For more in depth reading, check out CCC 1333 as well as many of the paragraphs following. Also just look up “Eucharist” in the index and follow the references, there are LOTS of places it is discussed.

Check out this Catholic Answers tract for more on what the early Church Fathers said about the Real Presence.

And do you know the term transubstantiation? You should. For a quick definition check out this link. For a much fuller explanation, has a great page devoted to the Real Presence including a section on transubstantiation.


Yes, we must know Jesus, but we must also know God. God as one God in three Divine persons: Father, Son and Holy Spirit. God as Father and Creator of all. Without God there is nothing. Again, the Catechism is a great source for understanding more about God and the Trinity. Belief in the Trinity is what defines us as Christians.

Start learning more about God at CCC 1 and go from there. Seriously, paragraph 1. Another place to read is CCC 238-240.

The One True God (Catholic Answers tract)

New Advent has this list of articles all devoted to God. Go check them out.


As Catholics, we believe that the Church of Christ is the Catholic Church. Jesus established the Church as His bride with Himself as the bridegroom. We proclaim this every time we profess the Creed at Mass: I believe in one, holy, catholic, and apostolic Church.

You can start at CCC 748 for the section entitled “I Believe in the Holy Catholic Church.” For more specific paragraphs: CCC 796 explains the unity of Christ and the Church, CCC 830 begins the section “The Church is Catholic,” and CCC 857-865 explains the apostolic nature of the Church.


Can you name all seven of the sacraments? Do you know what makes them sacraments? Do you know what it means that something is a sacrament? If you’re like me, you know it but can’t articulate it. Here’s the quick definition for you:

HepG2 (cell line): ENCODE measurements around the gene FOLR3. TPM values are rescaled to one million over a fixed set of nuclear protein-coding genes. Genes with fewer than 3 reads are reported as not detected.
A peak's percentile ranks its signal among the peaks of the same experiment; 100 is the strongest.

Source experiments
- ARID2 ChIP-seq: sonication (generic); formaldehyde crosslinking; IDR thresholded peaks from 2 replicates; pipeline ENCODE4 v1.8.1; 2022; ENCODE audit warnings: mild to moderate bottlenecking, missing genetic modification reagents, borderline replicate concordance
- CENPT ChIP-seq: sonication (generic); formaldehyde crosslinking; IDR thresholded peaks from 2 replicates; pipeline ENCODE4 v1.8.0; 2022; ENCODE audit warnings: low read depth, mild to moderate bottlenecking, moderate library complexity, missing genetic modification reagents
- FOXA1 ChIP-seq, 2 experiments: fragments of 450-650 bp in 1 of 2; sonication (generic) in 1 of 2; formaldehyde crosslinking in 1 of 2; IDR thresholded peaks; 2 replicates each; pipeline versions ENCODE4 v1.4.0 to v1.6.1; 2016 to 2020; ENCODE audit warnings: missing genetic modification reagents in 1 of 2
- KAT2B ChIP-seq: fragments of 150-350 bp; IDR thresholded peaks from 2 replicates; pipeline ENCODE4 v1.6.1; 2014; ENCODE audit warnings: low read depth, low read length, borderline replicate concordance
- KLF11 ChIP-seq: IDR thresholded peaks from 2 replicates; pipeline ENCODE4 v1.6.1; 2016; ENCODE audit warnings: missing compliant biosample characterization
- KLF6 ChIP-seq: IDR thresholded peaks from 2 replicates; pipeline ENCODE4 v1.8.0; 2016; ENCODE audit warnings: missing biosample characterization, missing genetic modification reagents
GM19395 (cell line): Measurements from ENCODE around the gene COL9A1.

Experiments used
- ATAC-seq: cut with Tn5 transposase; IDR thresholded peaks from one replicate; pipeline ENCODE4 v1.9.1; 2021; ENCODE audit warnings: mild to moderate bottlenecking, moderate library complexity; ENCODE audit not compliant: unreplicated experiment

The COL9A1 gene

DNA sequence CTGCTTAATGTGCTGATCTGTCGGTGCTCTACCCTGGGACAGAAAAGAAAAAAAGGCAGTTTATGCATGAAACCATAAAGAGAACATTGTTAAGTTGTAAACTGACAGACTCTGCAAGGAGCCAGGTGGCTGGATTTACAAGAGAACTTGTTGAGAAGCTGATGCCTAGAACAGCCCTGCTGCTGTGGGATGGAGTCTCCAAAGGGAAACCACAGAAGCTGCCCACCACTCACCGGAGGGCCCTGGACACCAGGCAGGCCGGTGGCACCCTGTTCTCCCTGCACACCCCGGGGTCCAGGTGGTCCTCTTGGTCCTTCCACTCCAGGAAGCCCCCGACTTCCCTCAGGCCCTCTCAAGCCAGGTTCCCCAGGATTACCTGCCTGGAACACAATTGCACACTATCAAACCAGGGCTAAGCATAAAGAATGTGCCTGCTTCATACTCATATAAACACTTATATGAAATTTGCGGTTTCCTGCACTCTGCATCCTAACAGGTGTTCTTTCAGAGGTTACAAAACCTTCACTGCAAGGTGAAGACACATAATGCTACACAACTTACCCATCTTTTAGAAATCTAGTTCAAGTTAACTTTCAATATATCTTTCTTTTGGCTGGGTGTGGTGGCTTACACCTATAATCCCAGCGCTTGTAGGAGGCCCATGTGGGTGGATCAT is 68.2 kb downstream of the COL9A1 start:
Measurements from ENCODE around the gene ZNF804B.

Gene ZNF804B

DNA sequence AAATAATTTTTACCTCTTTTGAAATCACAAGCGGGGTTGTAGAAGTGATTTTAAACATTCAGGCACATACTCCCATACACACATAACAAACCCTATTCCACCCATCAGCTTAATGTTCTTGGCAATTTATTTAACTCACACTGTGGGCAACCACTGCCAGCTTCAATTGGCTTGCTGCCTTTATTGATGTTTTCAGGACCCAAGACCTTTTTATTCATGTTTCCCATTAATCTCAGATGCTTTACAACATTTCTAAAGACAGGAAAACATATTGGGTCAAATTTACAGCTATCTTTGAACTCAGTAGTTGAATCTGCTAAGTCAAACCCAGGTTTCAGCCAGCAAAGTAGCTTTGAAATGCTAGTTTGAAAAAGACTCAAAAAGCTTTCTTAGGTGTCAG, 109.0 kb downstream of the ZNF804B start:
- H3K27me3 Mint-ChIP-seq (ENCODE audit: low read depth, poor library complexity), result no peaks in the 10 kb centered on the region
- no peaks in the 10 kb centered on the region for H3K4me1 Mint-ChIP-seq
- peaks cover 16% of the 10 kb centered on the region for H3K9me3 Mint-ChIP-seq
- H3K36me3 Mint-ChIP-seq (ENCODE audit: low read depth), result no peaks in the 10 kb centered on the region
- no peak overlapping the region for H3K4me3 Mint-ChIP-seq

A sacrament is an outward, visible sign instituted by Jesus Christ that gives the grace it signifies. (see CCC 1084)

This link from provides a good summary of the sacraments as well as a bit on each individual sacrament.

This article by Peter Kreeft appeared just recently on Integrated Catholic Life. It’s a good explanation on why we need the sacraments.


As Catholics we are obligated to attend Mass every Sunday and every Holy Day of Obligation. This is the first precept of the Church. See CCC 2042.

See here for a list of Holy Days of Obligation in the United States.


Did you know that the phrase “Roman Catholic” was originally used by Protestants as a pejorative phrase? Catholics in the west, where Protestantism flourished, eventually adopted it for themselves. As a result, we often equate “Roman Catholic” with what is really considered “Latin Catholic” since most western Catholics are part of the Latin Rite of the Church. Really, “Roman” would refer to any group of Catholics that is in communion with the Pope, the Bishop of Rome. There are many different rites in the Catholic Church. Who says the Church isn’t diverse!? No way! We are incredibly diverse. EWTNs website contains this great explanation of what a Catholic Rite is, what makes a community a church, and a brief explanation of each of the individual rites.

Also, while I don’t normally use this particular website as a resource, I do like that in this case there are links out to the various Catholic Rites in the list. So check out this article to learn more about the various Catholic rites.

As Latin Rite Catholics, we may be the largest group of Catholics, but we are by no means the only Catholics around. I assume we have plenty of blog readers who are members of other rites in the Church (say hi and let us know in the comments). In many ways, we need to choose our words carefully when it comes to identifying ourselves with our particular rite. Otherwise, were all just simply Catholics.

I hope this Quick Takes installment was interesting and informative, or at least a review. We’d love to see what else you would add to this list. (I know there could be many, many more!!) While you think about it, don’t forget to also go visit Jen at Conversion Diary to check out many more Quick Takes posts from around the blogosphere.